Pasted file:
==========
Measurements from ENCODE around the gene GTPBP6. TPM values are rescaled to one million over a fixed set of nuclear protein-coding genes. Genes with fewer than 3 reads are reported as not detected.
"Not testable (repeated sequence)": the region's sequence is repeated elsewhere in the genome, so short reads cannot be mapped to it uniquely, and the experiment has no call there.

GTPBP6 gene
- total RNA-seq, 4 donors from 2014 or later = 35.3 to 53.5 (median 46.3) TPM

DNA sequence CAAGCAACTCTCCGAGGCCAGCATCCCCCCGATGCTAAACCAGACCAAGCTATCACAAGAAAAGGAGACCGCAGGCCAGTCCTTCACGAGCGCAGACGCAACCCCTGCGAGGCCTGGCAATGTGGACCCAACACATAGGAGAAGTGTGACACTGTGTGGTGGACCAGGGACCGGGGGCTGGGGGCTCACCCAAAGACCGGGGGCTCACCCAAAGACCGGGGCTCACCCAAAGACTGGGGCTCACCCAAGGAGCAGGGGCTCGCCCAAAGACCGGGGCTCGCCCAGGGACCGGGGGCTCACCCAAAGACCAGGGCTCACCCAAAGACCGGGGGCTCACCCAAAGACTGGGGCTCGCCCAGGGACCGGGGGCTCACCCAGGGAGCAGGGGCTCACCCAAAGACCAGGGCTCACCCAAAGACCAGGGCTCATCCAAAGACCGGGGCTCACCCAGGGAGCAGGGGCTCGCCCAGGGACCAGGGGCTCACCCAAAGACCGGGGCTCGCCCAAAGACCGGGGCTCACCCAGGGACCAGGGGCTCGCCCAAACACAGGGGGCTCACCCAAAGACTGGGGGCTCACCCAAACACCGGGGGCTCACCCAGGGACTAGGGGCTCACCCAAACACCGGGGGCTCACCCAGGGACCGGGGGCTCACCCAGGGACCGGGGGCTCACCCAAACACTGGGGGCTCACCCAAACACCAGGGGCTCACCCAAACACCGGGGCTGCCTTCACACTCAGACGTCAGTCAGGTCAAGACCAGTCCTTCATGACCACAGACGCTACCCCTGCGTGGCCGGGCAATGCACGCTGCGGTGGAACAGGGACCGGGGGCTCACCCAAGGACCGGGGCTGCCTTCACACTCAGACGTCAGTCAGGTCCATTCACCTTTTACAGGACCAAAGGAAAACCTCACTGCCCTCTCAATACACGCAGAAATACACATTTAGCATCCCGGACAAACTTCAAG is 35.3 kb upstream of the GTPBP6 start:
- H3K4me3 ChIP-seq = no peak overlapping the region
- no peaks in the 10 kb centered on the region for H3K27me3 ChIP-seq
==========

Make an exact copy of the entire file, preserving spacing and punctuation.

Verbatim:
Measurements from ENCODE around the gene GTPBP6. TPM values are rescaled to one million over a fixed set of nuclear protein-coding genes. Genes with fewer than 3 reads are reported as not detected.
"Not testable (repeated sequence)": the region's sequence is repeated elsewhere in the genome, so short reads cannot be mapped to it uniquely, and the experiment has no call there.

GTPBP6 gene
- total RNA-seq, 4 donors from 2014 or later = 35.3 to 53.5 (median 46.3) TPM

DNA sequence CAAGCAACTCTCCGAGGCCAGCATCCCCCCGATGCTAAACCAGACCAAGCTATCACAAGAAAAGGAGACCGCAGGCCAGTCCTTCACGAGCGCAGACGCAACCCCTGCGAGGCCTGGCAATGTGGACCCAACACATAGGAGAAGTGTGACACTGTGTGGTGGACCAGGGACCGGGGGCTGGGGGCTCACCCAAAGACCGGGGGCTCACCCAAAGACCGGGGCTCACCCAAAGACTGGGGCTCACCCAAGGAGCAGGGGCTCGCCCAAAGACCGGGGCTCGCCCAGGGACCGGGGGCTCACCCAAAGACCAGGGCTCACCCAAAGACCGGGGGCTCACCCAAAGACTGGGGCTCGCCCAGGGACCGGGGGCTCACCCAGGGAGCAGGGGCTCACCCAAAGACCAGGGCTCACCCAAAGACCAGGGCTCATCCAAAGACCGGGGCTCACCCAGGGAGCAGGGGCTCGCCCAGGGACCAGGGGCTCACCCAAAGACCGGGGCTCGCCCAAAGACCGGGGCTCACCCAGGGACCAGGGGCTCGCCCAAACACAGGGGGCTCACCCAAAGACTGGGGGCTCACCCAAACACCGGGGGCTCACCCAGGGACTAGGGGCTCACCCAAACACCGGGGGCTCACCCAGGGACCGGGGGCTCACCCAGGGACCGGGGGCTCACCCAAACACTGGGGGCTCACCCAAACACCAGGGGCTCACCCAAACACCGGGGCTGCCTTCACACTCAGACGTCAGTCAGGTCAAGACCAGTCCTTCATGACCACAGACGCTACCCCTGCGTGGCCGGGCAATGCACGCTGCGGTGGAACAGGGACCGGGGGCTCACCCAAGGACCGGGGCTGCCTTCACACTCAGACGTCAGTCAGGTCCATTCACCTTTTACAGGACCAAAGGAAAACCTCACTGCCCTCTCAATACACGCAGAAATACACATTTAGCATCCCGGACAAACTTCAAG is 35.3 kb upstream of the GTPBP6 start:
- H3K4me3 ChIP-seq = no peak overlapping the region
- no peaks in the 10 kb centered on the region for H3K27me3 ChIP-seq